• Katto, Jonna (2017)
    This study is about the shifting landscape perceptions and senses of socio-spatial belonging in the life narratives of female ex-combatants in the northwestern province of Niassa. Between 1964 and 1974 thousands of young people in the rural areas of northern Mozambique were mobilized by the guerrilla army FRELIMO to fight against Portuguese colonial rule. Hundreds of girls and young women also became engaged as guerrilla fighters in FRELIMO s political-military campaign for national independence. My study explores the relationship between FRELIMO nationalism and the female bodies that it sought to represent and mobilize. It is based on twelve months of multi-sited fieldwork among Ciyaawo-speaking communities in northern Niassa between 2012 and 2014. My main research material consists of life history interviews with thirty-four female ex-combatants. Bringing feminist scholarship on nationalism and spatial theorizing in conversation, this study problematizes the concept of space often reproduced in feminist scholarship on nationalism. I argue that this notion of space builds on an understanding of a dichotomous relationship between space/time and male/female. Moreover, space conceptualized as feminine is defined as stasis and in binary opposition to masculine time and history. While these notions often implicitly shape the histories of gendered nationalism that we write, they seldom receive explicit analytical attention. This is the analytical task to which my research has sought to contribute. In my analysis of the female ex-combatants sense of socio-spatial belonging, I have worked on a concept of lived landscape . It draws from Doreen Massey s theorization of space-time, the notion of the lived gendered body in feminist phenomenology, and Henri Lefebvre s spatial triad. I suggest that as a concept, lived landscape allows us to look beyond teleological narratives of liberation (/ oppression ), and explore the women s life trajectories as non-linear spatial histories. Lived landscape , moreover, allows us to interrogate the in-between , that is, the ways that discourse and materiality intersect, the personal and national intertwine, and body and landscape shape each other. It is in this in-betweenness that I also locate and conceptualize belonging. Belonging is not a subjective experience but is shaped and negotiated in a multiscalar, reciprocal relationship between body and world. As my analysis shows, aesthetic sensibility (which following Arnold Berleant denotes sensory engagement) is deeply intertwined with the ex-combatants experiences of socio-spatial attachment/detachment. It influences the way belonging is negotiated at different scales (e.g. nation, province, village, family, and globe). In the female ex-combatants narratives, the national often intertwines with the personal in a violent relationship, evoking what I call the haptics of the bush. Still, the Mozambique that emerges from the ex-combatants narratives is not a homogenous, unified landscape; it is perceived as consisting of multiple and unequal landscapes that are valued according to different scales of beauty. Apart from enriching our understanding of the gendered history of the liberation struggle in Mozambique and informing discussions in feminist theory on gender and nationalism, this interdisciplinary research contributes to the study of the body and sensory experiences in war memories/histories and the political field, moreover, to the study of African landscape histories.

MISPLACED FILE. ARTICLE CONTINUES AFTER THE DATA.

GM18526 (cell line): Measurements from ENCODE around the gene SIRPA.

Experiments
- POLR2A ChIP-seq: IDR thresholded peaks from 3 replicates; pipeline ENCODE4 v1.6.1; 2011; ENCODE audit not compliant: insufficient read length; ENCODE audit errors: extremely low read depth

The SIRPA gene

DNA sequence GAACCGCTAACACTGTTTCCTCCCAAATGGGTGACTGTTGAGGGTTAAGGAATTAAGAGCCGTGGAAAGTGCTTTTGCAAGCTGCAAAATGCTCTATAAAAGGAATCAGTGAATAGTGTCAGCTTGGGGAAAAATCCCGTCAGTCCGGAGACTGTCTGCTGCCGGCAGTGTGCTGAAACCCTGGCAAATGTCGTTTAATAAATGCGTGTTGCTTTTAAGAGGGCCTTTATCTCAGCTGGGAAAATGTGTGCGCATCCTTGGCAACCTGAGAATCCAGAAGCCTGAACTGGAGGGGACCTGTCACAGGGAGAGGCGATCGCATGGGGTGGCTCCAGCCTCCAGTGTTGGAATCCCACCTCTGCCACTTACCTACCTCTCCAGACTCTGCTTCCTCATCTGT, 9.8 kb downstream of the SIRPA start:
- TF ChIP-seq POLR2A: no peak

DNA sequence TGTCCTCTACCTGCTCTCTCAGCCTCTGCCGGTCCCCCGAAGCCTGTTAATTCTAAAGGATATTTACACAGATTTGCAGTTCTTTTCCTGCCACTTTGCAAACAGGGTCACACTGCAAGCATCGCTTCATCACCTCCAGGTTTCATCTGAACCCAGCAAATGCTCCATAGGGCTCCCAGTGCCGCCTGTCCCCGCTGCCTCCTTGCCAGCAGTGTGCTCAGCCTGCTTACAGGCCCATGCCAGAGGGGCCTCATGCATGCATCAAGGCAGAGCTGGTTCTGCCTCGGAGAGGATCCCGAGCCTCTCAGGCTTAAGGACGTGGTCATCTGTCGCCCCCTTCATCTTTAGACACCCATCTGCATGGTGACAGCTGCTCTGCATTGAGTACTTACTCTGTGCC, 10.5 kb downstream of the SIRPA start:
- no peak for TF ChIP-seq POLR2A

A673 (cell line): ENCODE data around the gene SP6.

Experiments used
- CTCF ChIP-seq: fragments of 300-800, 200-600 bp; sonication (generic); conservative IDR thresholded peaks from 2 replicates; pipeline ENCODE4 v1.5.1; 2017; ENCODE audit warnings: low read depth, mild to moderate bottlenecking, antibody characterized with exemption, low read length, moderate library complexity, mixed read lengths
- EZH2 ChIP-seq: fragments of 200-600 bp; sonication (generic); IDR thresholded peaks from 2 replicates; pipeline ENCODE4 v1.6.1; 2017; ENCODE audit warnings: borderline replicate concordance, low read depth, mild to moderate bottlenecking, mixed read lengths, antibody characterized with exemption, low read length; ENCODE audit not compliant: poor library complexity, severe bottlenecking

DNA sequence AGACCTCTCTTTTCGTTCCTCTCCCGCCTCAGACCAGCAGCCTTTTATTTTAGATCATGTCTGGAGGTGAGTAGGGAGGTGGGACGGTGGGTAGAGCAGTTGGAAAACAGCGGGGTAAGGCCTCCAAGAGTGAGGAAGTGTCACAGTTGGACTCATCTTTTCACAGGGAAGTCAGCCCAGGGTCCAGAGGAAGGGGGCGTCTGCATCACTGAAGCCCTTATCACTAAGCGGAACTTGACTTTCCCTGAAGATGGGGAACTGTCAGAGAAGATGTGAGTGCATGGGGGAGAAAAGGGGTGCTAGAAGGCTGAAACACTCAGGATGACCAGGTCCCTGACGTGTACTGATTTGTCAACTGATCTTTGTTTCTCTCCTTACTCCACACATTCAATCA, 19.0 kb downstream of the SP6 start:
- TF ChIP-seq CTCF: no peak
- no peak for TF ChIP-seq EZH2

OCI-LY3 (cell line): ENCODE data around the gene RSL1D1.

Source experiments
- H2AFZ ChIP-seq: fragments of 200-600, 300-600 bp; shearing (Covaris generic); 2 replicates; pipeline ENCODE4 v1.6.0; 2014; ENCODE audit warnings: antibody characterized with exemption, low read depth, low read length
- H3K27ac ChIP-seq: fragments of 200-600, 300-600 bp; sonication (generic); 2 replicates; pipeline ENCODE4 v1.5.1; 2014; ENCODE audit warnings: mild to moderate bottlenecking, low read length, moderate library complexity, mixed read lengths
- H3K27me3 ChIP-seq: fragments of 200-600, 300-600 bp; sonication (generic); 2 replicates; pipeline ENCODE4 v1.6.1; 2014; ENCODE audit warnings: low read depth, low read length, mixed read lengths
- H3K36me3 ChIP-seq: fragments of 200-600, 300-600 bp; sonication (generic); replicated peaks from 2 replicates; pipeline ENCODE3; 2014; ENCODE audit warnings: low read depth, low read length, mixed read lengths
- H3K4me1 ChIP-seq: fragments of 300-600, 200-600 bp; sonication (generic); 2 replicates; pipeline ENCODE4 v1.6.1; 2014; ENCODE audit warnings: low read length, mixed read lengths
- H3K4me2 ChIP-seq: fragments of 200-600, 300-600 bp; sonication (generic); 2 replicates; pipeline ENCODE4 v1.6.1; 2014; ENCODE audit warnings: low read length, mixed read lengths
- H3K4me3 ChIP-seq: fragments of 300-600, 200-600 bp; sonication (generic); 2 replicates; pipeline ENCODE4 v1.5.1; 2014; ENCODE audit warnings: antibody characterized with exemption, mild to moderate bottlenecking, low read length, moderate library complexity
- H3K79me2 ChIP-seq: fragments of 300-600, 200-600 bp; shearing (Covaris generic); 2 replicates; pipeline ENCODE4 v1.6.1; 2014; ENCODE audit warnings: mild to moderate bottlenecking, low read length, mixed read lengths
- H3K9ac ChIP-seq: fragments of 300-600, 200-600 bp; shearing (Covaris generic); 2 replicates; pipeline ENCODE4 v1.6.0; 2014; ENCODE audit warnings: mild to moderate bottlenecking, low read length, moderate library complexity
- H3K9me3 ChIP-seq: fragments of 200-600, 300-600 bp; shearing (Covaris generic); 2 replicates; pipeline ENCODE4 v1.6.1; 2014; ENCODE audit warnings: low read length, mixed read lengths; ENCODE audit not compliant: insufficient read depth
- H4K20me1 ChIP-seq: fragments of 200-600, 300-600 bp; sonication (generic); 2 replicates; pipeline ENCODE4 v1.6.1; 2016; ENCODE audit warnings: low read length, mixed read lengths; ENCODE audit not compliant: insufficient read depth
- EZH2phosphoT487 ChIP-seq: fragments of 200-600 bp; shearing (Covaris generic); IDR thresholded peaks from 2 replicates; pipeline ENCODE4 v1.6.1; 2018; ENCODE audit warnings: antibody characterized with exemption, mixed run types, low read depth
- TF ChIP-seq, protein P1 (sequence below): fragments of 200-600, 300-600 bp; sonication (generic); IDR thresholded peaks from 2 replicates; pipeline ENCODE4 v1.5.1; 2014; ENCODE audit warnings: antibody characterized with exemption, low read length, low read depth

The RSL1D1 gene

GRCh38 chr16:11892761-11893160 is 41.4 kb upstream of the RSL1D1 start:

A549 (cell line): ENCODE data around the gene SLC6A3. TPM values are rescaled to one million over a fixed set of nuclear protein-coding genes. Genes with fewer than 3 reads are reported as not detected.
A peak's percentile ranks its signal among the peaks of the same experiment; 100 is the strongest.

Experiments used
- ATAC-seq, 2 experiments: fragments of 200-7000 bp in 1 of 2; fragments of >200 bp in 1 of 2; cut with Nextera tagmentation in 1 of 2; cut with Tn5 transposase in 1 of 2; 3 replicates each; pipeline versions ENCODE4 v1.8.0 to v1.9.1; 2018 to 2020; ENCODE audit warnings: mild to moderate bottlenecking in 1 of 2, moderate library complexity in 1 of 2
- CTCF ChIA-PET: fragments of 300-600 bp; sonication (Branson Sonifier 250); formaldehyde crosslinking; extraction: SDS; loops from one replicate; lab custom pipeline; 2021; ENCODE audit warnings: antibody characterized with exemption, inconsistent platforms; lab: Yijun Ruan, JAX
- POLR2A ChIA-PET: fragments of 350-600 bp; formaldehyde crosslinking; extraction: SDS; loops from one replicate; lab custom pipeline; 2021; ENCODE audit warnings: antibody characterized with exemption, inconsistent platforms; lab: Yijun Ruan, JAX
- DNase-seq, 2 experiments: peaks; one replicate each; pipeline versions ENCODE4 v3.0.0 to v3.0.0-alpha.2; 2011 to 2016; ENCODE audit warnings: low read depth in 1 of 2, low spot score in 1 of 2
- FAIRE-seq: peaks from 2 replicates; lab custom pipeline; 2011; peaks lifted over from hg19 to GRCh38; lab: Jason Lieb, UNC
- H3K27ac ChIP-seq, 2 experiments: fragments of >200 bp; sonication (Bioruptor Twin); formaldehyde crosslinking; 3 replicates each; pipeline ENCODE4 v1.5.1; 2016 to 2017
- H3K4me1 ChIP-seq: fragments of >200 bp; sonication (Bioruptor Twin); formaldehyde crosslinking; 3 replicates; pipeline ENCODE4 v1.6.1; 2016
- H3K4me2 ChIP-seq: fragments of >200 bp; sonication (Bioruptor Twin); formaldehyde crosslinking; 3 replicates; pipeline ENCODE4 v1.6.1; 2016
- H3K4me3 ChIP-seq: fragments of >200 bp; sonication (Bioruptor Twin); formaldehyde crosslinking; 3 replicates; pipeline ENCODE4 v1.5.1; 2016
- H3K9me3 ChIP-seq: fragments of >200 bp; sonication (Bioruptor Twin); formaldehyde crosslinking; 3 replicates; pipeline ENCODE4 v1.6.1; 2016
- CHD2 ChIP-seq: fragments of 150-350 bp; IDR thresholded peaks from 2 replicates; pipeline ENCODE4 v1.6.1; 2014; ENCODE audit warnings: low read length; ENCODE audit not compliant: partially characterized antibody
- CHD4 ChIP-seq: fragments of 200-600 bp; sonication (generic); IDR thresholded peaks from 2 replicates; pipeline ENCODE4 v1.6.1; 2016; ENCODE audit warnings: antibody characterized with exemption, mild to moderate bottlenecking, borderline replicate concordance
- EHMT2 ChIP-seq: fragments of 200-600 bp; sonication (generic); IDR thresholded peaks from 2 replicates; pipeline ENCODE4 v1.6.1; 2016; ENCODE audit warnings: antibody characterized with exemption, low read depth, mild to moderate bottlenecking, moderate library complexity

• Säämänen, Juuso (Maanpuolustuskorkeakoulu, 2017)